Ella calls Russell her “loyal supporter”–a “jack of all trades” who’s “good at most anything” and who frames her paintings for her. “I can’t take too much credit,” he interjects. But his wife stresses that “it’s hard to do something like this if you don’t have someone backing you.”

The Gardners had three boys, all of whom pursued higher education with a zeal. Ella says neither she nor Russell ever expected any of their sons to farm, although if they would have chosen farming as a career, that would have been fine too. They wanted each son to have an opportunity to choose his own life’s work. All three worked their way through school, earning doctorate degrees.

Russell, Jr., is a medical doctor who also does some teaching at the University of Texas. He and his wife, Suzanne, live in Galveston, Texas. The Gardner’s middle son, Wayne, and his wife, Ane, are in Port Aransas, Texas. Wayne is chairman of the department of marine science at the University of Texas at Austin, as well as director of the Marine Science Institute at Port Aransas. Their youngest son, Keith, also had PhD behind his name. He was in physical rehabilitation and working in San Francisco when he lost a battle with cancer in 1985. The Gardners have five grandchildren and three great-grandchildren. Two of their grandsons are art majors.

As a young mother on the farm, Ella explains that her artist’s eye was in conflict with the sharp mother’s eye needed to manager her rambunctious trio. “I ‘thought art,’ but I didn’t do it,” she notes. “Oh, I did a little when Russ was a baby, but I did it so intensely, I’d neglect everything else. So I let it go until later.”

Like all artists, Ella feels compelled to create. She enjoys painting for the “challenge” it offers. She does most of her painting in her studio, an outbuilding on their property. Some of her painting is “from memory” and some is done using “references–whatever I need to get my point across,” she explains.

Ella says “more challenging than anything else” are figure studies–to paint people and create a certain “feeling. If I feel like I’ve succeeded in bringing out a mood, I feel satisfied,” she reports.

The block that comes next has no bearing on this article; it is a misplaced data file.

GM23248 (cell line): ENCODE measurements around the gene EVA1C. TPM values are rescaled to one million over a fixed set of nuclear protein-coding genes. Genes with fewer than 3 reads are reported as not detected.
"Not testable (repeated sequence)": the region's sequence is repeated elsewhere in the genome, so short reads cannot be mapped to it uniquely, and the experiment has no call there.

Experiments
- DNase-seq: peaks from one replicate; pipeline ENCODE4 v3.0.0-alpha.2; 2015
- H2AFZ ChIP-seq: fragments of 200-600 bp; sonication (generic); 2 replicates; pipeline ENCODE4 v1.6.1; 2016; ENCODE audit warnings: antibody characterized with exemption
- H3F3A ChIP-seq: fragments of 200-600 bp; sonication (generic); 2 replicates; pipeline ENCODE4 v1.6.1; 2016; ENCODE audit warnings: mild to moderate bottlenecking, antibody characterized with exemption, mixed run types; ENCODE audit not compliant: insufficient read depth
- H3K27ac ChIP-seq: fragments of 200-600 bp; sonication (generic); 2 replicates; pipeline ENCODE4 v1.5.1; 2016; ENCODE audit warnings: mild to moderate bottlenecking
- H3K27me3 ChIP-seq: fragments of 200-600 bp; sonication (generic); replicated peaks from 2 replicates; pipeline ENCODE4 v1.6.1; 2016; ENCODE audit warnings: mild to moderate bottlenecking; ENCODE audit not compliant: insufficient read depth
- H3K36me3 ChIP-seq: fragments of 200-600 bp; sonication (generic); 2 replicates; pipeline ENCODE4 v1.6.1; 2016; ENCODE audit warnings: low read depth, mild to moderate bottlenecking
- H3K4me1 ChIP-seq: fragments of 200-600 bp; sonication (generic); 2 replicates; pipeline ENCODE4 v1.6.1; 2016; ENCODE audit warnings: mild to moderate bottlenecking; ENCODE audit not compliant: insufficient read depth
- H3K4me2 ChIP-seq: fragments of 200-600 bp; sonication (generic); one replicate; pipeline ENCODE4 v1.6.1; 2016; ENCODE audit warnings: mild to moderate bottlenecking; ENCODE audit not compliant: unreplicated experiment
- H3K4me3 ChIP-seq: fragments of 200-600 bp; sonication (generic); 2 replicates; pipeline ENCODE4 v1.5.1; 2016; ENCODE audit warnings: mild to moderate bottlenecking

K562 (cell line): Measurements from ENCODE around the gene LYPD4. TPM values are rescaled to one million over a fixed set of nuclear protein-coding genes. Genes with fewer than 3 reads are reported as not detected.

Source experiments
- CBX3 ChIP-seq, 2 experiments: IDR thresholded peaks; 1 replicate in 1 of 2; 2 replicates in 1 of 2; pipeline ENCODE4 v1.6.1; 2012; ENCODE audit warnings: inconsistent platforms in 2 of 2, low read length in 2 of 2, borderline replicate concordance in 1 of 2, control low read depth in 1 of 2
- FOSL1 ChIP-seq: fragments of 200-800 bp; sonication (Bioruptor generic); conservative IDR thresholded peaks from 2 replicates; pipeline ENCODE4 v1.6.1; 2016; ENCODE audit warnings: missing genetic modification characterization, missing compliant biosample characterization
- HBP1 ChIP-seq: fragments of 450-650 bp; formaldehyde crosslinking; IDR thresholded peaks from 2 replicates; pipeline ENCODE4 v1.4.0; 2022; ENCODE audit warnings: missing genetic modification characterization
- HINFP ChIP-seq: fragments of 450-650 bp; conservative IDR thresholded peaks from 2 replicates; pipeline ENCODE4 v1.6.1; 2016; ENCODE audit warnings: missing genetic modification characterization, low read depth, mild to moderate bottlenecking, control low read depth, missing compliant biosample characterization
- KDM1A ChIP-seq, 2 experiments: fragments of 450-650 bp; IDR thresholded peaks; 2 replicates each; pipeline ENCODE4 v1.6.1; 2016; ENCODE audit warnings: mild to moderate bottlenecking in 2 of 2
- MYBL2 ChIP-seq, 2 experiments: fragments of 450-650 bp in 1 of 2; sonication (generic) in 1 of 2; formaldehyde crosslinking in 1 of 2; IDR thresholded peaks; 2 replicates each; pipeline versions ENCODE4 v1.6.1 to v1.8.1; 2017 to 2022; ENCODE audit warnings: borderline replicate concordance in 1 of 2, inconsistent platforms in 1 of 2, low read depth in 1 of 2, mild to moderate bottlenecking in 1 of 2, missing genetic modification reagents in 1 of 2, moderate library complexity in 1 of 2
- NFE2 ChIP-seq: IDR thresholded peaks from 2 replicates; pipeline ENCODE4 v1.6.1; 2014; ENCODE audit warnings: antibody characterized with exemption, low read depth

She doesn’t keep set hours in her studio, but paints whenever “the mood strikes,” which, she says, “is whenever I have time.” Ella admits, though, that she’s generally at her easel in the morning. “I’m more of a morning person,” she says, of many, many years up and out to the barn at the crack of dawn.

Not surprisingly, many of Ella’s paintings are scenes from her days on the farm. She’s done a couple of “family favorites.” One is of Russell, her, and the boys rushing to bale up the hay before brooding clouds dump their load of rain. Ella is driving the tractor in that painting, her hair flying in the wind.

Another is the Gardner family out in the woods in the winter. Ella and the boys are sitting astride a big log being hauled on a sled by a team that her husband is driving. The memory is vivid yet for both Russell and her. Lightning struck a tree–an old giant that was about four feet across. “I worked two days cutting it down–with a crosscut saw in those days,” the retired dairyman recalls. A third treasured painting is of their farmstead. (Many of Ella’s subjects are scenes from everyday life on the farm.)

“Usually I have something else I want to paint before I get done with the one I’m on,” this dedicated artist confesses. “I have too many ideas and not enough time. It’s really a problem–by the time I do my housework and canning.”

Ella finds painting in oils the most challenging, merely because they take long to dry and she gets “in a rush sometimes with an oil painting.” The slow-drying oils force cheap nba jerseys her to slow down. Sometimes, however, she purposely puts a painting aside because she is having problems with it and is dissatisfied.

“I usually finish them in the long run. Sometimes it takes awhile, though. But it solves itself eventually,” she says, adding, “I think that’s true of most problems, don’t you?”

One figure study Ella did from memory is of Grandma Keuer, a grey-haired German neighbor lady whom she can recall from her own childhood. This elderly lady had an “inexhaustible supply of mints,” ???? says Ella, describing her as a “kind old lady who was undaunted by age.” Under the painting that’s part of the exhibit in Wisconsin Rapids, Ella has written, “I feel I have captured to my satisfaction, an intenseness that she represented to me as she both awed and in mystified me as a child, and as she now is an inspiration Dallas to me as age creeps upon me.”

This plucky retired farmwife–with an artist’s eye and painter’s hand–is herself an inspiration.